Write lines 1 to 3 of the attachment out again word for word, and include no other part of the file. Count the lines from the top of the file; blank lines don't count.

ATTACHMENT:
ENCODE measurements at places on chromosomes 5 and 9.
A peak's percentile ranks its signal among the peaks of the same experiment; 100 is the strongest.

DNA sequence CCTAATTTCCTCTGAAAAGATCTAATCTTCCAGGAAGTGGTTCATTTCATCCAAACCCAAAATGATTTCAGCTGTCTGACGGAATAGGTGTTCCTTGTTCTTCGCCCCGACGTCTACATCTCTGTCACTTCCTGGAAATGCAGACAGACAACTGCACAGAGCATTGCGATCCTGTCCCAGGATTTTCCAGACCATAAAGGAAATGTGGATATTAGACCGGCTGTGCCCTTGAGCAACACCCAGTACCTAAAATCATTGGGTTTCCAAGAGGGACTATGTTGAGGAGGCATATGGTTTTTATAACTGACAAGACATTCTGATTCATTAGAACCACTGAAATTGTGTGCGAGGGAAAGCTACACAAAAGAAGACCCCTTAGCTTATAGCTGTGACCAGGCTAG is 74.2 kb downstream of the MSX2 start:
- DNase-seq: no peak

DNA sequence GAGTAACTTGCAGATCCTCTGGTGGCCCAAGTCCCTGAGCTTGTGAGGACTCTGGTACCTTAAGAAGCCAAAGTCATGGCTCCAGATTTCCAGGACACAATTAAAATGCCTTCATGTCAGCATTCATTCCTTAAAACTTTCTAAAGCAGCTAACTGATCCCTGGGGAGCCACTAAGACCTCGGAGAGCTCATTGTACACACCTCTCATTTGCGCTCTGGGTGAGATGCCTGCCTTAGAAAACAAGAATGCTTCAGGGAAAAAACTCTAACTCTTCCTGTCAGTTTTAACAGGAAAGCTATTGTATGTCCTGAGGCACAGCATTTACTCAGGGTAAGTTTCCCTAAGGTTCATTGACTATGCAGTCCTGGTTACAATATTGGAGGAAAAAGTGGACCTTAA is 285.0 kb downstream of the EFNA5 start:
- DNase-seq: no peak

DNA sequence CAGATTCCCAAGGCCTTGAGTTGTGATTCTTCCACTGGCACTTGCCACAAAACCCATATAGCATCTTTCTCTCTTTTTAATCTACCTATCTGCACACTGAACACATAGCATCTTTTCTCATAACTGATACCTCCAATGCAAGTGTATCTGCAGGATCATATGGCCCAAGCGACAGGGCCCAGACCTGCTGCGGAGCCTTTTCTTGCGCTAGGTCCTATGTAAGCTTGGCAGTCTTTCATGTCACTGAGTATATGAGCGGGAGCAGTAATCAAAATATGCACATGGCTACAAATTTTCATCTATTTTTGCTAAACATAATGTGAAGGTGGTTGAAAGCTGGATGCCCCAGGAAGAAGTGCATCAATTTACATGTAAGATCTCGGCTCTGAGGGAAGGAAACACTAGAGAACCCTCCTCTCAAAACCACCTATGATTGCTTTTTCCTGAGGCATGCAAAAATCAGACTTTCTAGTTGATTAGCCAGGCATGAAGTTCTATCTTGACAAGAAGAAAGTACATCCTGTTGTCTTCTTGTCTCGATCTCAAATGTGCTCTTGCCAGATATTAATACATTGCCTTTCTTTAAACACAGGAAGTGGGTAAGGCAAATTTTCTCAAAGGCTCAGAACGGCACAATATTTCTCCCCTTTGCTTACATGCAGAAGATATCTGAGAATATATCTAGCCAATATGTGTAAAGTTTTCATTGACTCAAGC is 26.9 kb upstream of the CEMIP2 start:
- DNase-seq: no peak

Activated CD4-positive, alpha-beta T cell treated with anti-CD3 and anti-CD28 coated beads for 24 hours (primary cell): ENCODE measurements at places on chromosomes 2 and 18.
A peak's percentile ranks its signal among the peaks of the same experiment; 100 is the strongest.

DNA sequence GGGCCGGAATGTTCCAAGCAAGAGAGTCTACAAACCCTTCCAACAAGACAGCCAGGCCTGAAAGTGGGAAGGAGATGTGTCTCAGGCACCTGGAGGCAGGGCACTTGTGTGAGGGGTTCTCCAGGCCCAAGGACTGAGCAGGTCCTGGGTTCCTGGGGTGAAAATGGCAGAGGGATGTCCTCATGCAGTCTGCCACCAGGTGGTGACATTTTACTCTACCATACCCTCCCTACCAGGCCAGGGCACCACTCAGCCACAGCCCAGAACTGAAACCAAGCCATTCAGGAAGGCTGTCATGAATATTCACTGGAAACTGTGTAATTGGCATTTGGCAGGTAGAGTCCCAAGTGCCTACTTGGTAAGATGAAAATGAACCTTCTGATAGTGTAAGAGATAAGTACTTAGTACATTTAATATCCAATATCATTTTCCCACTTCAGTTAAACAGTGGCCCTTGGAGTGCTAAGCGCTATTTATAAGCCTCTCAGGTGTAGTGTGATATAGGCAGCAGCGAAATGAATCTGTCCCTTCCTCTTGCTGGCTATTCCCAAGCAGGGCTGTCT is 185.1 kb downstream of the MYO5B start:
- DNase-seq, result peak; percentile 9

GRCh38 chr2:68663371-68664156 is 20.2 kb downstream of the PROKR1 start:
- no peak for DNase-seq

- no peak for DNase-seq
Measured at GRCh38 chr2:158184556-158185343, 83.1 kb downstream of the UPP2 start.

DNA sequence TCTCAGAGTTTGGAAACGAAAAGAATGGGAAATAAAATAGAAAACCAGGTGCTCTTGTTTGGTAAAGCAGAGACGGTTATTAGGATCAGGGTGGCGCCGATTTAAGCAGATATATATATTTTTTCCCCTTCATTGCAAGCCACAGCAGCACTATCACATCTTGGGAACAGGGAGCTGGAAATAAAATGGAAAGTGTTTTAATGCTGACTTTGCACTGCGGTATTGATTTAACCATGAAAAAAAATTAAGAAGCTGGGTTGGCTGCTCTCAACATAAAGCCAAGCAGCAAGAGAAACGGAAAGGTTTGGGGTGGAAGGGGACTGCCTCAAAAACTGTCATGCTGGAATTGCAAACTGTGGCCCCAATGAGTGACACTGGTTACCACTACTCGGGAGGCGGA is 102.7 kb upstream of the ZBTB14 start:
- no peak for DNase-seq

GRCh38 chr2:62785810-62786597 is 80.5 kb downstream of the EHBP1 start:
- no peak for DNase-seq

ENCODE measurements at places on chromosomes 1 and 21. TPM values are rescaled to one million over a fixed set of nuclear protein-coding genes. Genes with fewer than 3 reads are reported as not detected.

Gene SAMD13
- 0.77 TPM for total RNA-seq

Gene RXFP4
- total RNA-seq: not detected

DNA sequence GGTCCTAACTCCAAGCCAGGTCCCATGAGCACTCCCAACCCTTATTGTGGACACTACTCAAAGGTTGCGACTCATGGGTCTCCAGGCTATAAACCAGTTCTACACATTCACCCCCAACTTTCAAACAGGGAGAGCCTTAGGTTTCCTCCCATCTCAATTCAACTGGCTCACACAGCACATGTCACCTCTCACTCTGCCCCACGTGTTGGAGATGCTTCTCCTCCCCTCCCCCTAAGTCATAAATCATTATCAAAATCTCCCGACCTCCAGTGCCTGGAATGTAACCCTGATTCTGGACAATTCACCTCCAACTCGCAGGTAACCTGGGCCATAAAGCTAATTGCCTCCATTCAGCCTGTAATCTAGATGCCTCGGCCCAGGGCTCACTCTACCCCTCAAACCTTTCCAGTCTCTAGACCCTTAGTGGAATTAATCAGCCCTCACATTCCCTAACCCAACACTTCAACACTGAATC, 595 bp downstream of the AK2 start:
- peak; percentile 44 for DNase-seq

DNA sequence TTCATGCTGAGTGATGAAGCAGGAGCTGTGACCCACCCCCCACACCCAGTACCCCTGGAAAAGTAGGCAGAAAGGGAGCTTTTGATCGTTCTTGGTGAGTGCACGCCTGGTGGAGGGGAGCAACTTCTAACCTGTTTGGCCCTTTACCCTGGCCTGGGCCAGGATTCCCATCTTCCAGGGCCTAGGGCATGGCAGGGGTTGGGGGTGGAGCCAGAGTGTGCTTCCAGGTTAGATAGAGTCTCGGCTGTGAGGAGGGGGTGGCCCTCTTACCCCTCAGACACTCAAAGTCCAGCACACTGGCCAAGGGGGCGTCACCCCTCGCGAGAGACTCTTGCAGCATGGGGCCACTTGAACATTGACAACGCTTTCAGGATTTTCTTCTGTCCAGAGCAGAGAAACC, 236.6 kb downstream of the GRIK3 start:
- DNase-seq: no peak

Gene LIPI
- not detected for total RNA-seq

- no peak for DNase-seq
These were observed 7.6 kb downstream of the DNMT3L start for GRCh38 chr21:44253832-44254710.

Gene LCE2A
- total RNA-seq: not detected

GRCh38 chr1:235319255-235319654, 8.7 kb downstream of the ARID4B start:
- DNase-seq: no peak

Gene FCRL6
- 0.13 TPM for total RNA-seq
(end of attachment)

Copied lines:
ENCODE measurements at places on chromosomes 5 and 9.
A peak's percentile ranks its signal among the peaks of the same experiment; 100 is the strongest.

DNA sequence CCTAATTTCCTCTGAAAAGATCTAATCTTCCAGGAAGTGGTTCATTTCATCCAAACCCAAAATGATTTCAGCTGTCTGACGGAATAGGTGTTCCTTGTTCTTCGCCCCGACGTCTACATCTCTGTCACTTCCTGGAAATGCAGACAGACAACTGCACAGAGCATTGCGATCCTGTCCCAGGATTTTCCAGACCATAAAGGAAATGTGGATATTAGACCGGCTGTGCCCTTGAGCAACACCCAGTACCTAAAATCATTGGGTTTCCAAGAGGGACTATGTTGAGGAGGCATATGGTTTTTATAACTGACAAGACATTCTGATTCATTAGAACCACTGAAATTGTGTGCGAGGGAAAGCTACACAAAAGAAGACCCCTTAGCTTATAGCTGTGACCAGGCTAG is 74.2 kb downstream of the MSX2 start: